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Coronavirus symptoms difficult to detect in children

2 months 1 week 2 days ago Friday, March 27 2020 Mar 27, 2020 March 27, 2020 10:12 PM March 27, 2020 in News - Coronavirus Pandemic

RAYMONDVILLE – Children are considered carriers of the coronavirus but they are not immune to contracting it.

Raymondville Mayor Gilbert Gonzalez confirmed the child who tested positive for COVID-19 in Willacy County on Thursday was four years old. Doctors don't believe the child traveled out of the county. The case raised concerns about how the child got sick and who else may have been exposed.

The elderly and those with underlying conditions have proven susceptible to the virus, but children could also contract it without showing any symptoms.

Dr. Enrique Caceres, a local pediatrician and infectious diseases specialist, says some children do experience mild symptoms. "The other vast majority are patients who have mild symptoms like runny nose, mild sore throat, occasional cough, but not necessarily to the point of severe distress or difficulty breathing," he said.

The Centers for Disease Control and Prevention website also lists, "Vomiting and diarrhea have also been reported. It’s not known yet whether some children may be at higher risk for severe illness, for example, children with underlying medical conditions and special healthcare needs."

Those mild symptoms can often be overlooked by caretakers and even at the doctor's office.

"We are all afraid that maybe the case of the kids have symptoms that are very mild and that we don't look too much and test too much on them," said Dr. Caceres.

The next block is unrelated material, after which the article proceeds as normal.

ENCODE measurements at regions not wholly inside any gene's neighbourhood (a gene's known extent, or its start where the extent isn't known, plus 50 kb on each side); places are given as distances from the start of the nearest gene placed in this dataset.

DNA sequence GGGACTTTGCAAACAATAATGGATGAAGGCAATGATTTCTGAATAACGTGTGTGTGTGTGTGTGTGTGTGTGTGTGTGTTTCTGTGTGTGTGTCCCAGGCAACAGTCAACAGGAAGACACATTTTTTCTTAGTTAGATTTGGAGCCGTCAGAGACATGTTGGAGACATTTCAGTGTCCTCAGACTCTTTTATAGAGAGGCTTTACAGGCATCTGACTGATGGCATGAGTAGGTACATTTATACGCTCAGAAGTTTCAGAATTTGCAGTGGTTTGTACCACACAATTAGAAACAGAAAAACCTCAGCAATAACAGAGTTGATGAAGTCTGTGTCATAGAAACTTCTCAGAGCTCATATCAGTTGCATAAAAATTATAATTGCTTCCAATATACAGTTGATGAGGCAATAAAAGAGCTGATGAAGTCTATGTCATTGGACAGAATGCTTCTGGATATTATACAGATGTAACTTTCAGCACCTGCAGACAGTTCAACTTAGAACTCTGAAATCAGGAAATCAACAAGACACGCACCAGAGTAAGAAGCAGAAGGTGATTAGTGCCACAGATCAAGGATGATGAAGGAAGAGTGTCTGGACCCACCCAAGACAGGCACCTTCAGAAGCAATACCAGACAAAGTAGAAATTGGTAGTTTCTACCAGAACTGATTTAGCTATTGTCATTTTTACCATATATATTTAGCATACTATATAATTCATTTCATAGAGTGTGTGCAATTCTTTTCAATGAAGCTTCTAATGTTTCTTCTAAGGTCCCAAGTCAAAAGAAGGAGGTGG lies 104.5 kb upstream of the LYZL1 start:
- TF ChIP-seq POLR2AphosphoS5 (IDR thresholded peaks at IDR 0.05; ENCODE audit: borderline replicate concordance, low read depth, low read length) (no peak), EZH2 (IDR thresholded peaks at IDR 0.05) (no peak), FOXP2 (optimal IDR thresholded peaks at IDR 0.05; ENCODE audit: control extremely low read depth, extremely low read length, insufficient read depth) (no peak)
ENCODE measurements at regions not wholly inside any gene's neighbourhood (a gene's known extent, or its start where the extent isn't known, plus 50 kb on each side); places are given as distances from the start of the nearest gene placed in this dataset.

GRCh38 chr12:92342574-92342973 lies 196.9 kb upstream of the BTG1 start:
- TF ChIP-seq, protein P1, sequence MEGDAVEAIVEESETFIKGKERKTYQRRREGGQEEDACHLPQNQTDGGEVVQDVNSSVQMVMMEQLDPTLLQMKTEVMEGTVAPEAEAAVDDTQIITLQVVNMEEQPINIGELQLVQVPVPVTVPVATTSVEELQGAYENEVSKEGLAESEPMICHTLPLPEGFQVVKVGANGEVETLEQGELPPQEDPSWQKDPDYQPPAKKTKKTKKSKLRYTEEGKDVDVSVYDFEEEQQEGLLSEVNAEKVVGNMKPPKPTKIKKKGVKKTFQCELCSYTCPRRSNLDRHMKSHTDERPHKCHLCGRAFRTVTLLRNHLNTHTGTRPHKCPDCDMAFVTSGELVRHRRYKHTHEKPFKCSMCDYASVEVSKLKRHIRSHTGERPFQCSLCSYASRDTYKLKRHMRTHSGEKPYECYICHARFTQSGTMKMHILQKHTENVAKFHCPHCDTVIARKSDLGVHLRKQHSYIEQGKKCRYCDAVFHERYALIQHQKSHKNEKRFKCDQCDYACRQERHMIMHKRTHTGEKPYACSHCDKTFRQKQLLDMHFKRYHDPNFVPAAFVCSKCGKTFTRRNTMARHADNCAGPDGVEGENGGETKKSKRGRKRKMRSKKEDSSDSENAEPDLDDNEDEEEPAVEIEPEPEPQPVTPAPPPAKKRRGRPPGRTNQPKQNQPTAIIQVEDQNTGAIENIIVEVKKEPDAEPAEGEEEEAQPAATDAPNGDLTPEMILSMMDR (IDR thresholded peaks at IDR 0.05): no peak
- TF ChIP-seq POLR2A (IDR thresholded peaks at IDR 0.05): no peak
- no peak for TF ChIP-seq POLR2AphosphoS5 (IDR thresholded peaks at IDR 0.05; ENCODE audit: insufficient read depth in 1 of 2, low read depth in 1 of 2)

The difficulty in detecting the virus in children prompted school districts to close, counties to shelter-in-place and even cities to close their playgrounds. It's an effort to protect the virus from spreading through children to adults.

Most of the positive cases of in the Valley affected adults between 20 through 49 years of age, said Texas Department of State Health Services Dr. Emily Prot. The fact that Willacy County's first case was a child tells doctors the virus is more than likely present in other people in the community.

Dr. Caceres said, "So when a person, or a child, is found in the community, we are worried that probably there are many other cases circulating in adults and it's reaching the point that the kids are getting sick."

If parents and caretakers suspect their child is sick, Dr. Caceres recommends they call the pediatrician's office first and explain what the symptoms are before visiting the office.

Most cases have not required hospitalization, but keeping kids from spreading the virus is essential to the well-being of the rest of the family.

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